Monte dei Paschi Says Ciao to 'Penny-Stock' Stigma; Now the Real Work Begins

Monte dei Paschi's (BMDPY)  shareholder-approved rescue plan may bolster its share price, but management must lure bondholders and outside investors into a lender that has shed more than 85% of its value in the past year.

Shares in Italy's third biggest lender lurched further downward Friday, falling another 9.2% to change hands at  €0.2119 each as investors re-set prices in advance of a write-down of the bank's book value and further changes the capital structure of what is effectively a penny stock. The bank has also pledged to generate return-on-equity of more than 11% and net income of more than €1.1 billion by 2019. 

"Monte Paschi's new business plan mirrors old ones in that it relies on growth to achieve its targets," said Eoin Mullany, an analyst at Berenberg who rates the stock as as 'sell'. Before adding that the current economic environment in Italy means the bank will struggle to achieve its goals.

MPS has never recorded net income of more than €1 billion and the last time that it posted an ROE of 11% or more was 11 years ago. The board has said that it is aiming to pull off the rescue by the end of the year but set itself a hard deadline of end-June 2017 in the resolution put to shareholders Thursday.

Before that, however, work begins in earnest on Monday with a 100-to-1 share consolidation and a €1.7 billion capital reduction -- basically a write-down of its book value -- to cover losses arising as a result of its expected sale of bad-loan assets in the near future.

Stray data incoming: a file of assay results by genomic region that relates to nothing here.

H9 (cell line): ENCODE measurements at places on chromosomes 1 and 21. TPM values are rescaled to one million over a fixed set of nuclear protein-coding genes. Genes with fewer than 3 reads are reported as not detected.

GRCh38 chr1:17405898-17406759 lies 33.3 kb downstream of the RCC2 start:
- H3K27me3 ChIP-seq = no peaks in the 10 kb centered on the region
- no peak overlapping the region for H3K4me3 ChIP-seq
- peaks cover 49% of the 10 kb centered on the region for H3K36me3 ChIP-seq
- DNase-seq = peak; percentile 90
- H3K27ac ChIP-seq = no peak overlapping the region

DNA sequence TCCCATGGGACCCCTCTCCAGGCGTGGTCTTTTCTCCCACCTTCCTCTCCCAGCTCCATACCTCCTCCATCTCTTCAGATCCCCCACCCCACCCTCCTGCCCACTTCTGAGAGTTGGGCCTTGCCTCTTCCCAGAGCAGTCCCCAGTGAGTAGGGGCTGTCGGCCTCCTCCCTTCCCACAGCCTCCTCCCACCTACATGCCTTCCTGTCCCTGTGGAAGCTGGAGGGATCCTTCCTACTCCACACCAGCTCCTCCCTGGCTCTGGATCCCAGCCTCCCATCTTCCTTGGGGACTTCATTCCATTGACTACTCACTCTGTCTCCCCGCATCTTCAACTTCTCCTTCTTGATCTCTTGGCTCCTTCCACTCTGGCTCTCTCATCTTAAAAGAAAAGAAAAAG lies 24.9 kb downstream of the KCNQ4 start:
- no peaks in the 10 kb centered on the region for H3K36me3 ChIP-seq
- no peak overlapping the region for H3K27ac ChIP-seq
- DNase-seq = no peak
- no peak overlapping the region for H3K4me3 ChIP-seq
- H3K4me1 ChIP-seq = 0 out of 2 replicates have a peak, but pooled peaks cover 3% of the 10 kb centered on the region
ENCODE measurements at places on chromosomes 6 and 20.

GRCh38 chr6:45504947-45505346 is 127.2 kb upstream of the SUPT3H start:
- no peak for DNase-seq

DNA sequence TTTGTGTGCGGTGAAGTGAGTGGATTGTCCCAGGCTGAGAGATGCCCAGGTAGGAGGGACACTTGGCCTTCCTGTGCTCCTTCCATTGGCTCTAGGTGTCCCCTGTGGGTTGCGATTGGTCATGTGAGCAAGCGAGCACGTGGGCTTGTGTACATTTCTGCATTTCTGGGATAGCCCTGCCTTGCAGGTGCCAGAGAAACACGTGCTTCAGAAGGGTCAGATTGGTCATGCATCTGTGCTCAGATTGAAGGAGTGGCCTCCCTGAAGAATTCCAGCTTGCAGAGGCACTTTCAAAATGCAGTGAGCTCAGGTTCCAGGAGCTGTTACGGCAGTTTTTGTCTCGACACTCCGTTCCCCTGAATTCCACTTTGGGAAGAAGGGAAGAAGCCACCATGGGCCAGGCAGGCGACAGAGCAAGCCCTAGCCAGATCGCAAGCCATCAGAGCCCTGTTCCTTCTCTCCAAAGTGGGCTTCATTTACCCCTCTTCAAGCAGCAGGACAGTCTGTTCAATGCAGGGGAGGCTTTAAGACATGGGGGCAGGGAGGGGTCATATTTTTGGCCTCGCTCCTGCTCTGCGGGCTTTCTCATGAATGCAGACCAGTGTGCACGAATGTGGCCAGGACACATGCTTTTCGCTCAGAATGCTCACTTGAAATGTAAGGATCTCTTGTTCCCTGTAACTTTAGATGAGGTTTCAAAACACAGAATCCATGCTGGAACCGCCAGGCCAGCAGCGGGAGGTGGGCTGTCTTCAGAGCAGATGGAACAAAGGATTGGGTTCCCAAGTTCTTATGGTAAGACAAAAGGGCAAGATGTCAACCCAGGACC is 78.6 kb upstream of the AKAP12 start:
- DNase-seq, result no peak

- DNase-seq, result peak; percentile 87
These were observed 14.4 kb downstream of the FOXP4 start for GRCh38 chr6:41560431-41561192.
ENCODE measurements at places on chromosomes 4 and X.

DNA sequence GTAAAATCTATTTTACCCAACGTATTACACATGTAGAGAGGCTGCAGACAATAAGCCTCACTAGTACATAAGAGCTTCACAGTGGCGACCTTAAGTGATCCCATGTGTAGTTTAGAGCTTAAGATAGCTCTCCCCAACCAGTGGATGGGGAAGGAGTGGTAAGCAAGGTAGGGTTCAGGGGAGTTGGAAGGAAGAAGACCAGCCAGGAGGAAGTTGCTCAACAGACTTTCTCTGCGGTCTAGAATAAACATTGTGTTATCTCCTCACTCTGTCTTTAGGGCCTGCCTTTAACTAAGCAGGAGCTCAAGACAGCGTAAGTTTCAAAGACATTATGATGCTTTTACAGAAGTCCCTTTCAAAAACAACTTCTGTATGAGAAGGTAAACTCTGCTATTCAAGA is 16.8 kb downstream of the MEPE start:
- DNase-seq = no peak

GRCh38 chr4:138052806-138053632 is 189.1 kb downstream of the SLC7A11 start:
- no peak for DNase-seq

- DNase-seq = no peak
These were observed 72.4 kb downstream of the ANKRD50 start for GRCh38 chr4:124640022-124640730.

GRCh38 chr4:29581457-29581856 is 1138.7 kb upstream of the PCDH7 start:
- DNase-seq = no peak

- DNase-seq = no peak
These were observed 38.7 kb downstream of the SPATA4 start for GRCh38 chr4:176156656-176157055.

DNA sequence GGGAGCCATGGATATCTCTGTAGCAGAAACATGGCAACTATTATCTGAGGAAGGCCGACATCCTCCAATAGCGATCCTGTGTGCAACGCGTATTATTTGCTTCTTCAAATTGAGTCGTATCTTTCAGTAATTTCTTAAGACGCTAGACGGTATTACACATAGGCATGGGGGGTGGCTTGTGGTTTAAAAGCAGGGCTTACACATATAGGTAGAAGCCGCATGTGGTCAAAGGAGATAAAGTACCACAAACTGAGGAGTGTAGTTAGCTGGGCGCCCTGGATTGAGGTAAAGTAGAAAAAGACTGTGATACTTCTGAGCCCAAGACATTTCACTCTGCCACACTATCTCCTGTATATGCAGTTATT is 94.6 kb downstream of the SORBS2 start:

MPS will then have to persuade bondholders to swap interest bearing notes for an equity stake in an institution that has not only lost billions in value, but continues to struggle to return cash to investors or grind out a profit in the country's bank-rich economy. It reported losses in four of the last five years and its best year for earnings on record, the year 2008, saw it report net income of €998 million.

Following that, the world's oldest bank will also have to tempt new and existing investors back into the fold with a little more than €2 billion of cash-equity and agree the sale of its €27 billion bad loan portfolio in order to the rescue to be effective.

All of this will play out as investors digest the outcome of Sunday's referendum on Italian constitutional reform. 

Polls show the electorate rejecting the proposed reforms, which many see as being key to a sustained economic recovery for the nation. A rejection might force the Prime Minister to honor a previous pledge to step down if the reform-push fails, giving rise to the specter of political instability right when Monte dei Paschi needs it the least. 

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